Control and Operation of Tokamaks

diagnostic_course

A course supported by the European Fusion Education Network

Date: February 3rd – 8th, 2020

ECTS credits: 2

Location: Ecole Polytechnique Fédérale de Lausanne (map)

Room: CO 260

Links:

Course book of the doctoral school at EPFL

Fusenet: The European Fusion Education Network

Prerequisite: it is advantageous to have a basic (undergraduate) knowledge of signal processing and control theory.

Lecturers: Federico Felici, Antoine Merle, Holger Reimerdes, Cristian Galperti

Subscription: Please send the following form to [email protected]: form (word) (pdf)

The course lasts one week (2 ECTS) and is open to EPFL students and also students from other Universities and Institutes, including FUSENET members. In this course, Ph.D. and Master Students will become familiar with the key issues in plasma control and operations. They will become acquainted with techniques for modeling the dynamical behavior of tokamaks and for design of control algorithms. During the course, students will do exercises using discharge preparation programs, equilibrium reconstruction codes, and control-oriented plasma models used in the tokamak community, in particular on the TCV tokamak.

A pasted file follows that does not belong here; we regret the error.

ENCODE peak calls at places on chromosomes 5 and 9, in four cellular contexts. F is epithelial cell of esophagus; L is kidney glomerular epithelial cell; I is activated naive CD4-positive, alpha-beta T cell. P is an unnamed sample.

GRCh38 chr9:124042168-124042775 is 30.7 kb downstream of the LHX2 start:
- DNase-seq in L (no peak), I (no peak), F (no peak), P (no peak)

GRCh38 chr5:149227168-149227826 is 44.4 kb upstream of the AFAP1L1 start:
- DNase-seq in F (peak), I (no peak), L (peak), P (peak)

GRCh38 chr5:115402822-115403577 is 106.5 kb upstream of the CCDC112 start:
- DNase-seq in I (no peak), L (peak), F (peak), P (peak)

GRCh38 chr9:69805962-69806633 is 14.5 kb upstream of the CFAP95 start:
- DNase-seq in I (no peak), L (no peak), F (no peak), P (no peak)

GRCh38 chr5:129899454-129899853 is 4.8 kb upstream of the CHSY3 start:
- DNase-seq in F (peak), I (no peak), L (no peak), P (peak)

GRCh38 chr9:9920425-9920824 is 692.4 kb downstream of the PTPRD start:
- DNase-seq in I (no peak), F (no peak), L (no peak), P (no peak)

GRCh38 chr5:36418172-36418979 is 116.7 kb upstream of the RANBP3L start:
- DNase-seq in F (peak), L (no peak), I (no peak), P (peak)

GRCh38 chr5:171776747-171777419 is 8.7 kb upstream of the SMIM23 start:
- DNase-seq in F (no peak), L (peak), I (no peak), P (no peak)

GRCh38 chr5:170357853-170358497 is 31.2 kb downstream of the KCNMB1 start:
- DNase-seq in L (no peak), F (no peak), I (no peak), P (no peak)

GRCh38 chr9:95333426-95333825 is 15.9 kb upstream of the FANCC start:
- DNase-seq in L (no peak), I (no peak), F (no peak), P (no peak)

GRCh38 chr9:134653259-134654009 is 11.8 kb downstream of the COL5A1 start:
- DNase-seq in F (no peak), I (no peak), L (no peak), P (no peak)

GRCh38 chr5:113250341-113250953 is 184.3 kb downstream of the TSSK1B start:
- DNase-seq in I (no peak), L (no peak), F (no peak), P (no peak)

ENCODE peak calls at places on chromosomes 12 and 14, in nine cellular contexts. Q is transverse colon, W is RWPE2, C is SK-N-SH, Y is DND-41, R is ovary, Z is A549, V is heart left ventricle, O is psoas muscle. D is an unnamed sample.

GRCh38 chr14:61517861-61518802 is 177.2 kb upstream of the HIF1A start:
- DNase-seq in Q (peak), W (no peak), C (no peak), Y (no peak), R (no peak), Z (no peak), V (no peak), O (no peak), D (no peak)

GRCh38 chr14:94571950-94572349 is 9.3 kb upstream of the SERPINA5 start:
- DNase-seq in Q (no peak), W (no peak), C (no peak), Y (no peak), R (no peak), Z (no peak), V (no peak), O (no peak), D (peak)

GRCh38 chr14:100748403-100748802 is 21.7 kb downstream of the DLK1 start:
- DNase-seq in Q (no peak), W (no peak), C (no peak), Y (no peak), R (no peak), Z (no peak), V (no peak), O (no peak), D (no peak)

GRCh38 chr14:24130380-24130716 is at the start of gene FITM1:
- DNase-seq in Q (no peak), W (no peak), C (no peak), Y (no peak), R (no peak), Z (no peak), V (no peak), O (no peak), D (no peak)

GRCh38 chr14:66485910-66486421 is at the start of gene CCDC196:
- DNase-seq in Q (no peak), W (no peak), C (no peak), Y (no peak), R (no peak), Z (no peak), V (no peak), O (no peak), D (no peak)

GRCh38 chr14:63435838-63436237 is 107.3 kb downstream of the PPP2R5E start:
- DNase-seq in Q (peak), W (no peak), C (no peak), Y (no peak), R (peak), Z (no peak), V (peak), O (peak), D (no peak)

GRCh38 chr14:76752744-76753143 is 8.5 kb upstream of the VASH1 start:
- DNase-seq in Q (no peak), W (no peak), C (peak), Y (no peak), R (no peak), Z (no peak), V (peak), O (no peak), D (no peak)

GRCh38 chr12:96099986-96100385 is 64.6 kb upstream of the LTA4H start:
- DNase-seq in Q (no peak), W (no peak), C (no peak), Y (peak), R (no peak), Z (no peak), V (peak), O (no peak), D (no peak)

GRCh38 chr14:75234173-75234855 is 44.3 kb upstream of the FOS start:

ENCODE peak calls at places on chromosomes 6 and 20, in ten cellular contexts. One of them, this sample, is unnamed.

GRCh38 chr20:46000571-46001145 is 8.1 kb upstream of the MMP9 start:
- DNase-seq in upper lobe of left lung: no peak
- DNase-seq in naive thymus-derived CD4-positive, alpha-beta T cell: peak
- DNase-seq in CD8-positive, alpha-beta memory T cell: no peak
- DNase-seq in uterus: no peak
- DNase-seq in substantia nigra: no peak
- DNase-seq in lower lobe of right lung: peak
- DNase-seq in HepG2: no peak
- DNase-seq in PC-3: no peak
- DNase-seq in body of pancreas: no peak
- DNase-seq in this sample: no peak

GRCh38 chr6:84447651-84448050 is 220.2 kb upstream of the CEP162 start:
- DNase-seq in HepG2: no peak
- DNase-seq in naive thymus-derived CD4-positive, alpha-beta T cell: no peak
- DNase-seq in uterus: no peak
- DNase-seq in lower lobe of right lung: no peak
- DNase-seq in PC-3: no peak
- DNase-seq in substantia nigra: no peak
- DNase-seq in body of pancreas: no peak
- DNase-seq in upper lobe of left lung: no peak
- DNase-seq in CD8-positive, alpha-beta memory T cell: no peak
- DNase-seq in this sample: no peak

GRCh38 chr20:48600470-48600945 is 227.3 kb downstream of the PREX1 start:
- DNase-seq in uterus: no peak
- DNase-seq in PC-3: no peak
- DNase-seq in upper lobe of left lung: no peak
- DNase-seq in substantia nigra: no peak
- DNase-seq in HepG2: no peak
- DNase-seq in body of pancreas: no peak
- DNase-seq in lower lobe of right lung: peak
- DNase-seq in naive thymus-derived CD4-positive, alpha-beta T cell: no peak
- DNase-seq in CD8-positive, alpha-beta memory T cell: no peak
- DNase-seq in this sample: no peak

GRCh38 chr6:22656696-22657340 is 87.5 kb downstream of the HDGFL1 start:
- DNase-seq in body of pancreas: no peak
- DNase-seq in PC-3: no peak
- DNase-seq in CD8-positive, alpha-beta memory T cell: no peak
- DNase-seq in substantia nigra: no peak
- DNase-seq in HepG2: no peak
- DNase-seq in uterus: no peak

.

Content overview

  1. Overview of control problems in a tokamak
  2. Basic principles of control theory – model types, identification, controllers, LTI, non-LTI
  3. Electromagnetic model of a tokamak coil & passive conductors, linearized rigid plasma model.
  4. Design of plasma position and current controllers for TCV.
  5. Plasma equilibrium design and reconstruction for TCV.
  6. Design of controllers for kinetic control of 0-D quantities – energy and density, quantised actuators
  7. Reconstruction & control of 1-D radial plasma profiles.
  8. Control of MHD activity, state-of-the-art and current research.
  9. Issues related to the control of the plasma-wall interactions – divertor, wall contact.
  10. Control system technology: implementation of real-time digital control on TCV
  11. Overview of the state of the art in the field and future tendencies towards ITER and DEMO